Sydnie Eustace Goodrich can still vividly remember leading Calypso, tacked up and ready to jump, toward the massive grandstands surrounding the ring at the Santa Anita Racetrack during the 1984 Olympic Games. Calypso and Melanie Smith Taylor had jumped a clean first round for the U.S. show jumping team, and Goodrich had him prepped for Round 2.
“That’s the part I will never forget,” Goodrich said. “I’m walking out of the barn headed up to the ring, and I got maybe a quarter of the way up to the ring. Then I heard the announcer say, ‘The American team cannot be beaten. We’re now jumping for silver and bronze.’ I was ecstatic!”
Calypso and Taylor didn’t have to jump again in the team competition. “Melanie came running back, and we met halfway to the ring and just hugged. It was our goal all along, and it was just amazing,” Goodrich recalled. “It’s still what everybody looks forward to and works for. It’s still hard to describe, actually.”
There aren’t many grooms who have watched their charges win Olympic team gold and an FEI World Cup Final from the in-gate, but Goodrich has, and she can still hear the crowd cheering in her mind.
Goodrich was Taylor’s right hand during the golden era of U.S. show jumping in the ’80s, caring for Calypso when he won the 1982 FEI World Cup Final (Sweden) in addition to the Olympic team gold two years later. “It was just such a magical time,” Goodrich said. “I still feel lucky and blessed for the privilege it was to be involved in that, and to have worked with the rider I did and to care for the horses that I did.”
The Dream Team
Gold medals weren’t Goodrich’s goal when she first started with horses. She had a horse in the backyard but didn’t show much. After she graduated from high school, she worked for her aunt, who was running the lesson program at a hunt club in Connecticut. She then spent a few years as a veterinary technician. A new door opened in 1971 when she started working at Stillmeadow Farm in Stonington, Connecticut. Pam Brewster, whose family owned Stillmeadow, rode and showed, and they had just bought some grand prix horses for Taylor as well.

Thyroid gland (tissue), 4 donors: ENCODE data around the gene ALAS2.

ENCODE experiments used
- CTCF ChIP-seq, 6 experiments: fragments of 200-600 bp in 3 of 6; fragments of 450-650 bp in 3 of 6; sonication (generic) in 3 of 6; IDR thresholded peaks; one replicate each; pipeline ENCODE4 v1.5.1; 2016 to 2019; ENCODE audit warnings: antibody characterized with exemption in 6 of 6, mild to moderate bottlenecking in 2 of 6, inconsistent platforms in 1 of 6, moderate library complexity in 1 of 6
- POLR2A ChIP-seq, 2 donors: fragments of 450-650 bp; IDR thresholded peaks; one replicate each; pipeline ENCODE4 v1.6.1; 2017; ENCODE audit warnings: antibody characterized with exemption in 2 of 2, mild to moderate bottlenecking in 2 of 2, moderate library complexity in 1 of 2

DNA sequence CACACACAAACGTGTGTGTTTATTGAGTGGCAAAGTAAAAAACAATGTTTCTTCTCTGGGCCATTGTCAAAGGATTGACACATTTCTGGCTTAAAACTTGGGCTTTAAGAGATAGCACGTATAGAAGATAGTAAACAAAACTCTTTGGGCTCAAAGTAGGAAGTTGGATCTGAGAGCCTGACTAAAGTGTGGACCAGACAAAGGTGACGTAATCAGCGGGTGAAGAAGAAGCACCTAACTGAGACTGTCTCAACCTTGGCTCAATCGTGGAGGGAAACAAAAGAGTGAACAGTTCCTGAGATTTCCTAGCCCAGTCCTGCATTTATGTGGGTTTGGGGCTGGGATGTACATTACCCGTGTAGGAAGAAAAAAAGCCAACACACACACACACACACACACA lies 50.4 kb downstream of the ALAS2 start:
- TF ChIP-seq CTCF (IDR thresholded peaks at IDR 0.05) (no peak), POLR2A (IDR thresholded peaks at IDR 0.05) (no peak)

At first, Goodrich did bookkeeping and went to shows to help Brewster. The family had just bought Radnor II, a former steeplechase runner, for Taylor. Goodrich remembered Taylor telling her that Radnor had grabbed himself and to keep an eye on him during a layover between shows. The next morning, Goodrich found Radnor markedly lame. She took on the soaking and care to help him recover from an abscess, and from then on she was Taylor’s top groom, caring for Radnor as he helped establish Taylor in the grand prix ring. “Then Crimson Tide came along and Val De Loire,” Goodrich said.
“Melanie and I really worked well together. It was more like a team than employer/employee,” Goodrich said. The team lasted until early 1980, when Goodrich left to explore other opportunities.
She ended up grooming for another hero of ’80s show jumping, Katie Monahan Prudent, at the 1980 Alternate Olympic Games in Rotterdam, the Netherlands, and on the European tour that preceded it. When they returned home, Goodrich took a position as a vet tech with the Delaware Equine Center.
While working as a tech, Goodrich got the news that Radnor II was retiring. “He was my first heart horse for sure,” she said. “I just loved him, and I’d said all along—kind of jokingly but a little bit of seriousness—‘When he retires, I’ll take him,’ and they contacted me! But I didn’t know how I was going to afford keeping him.”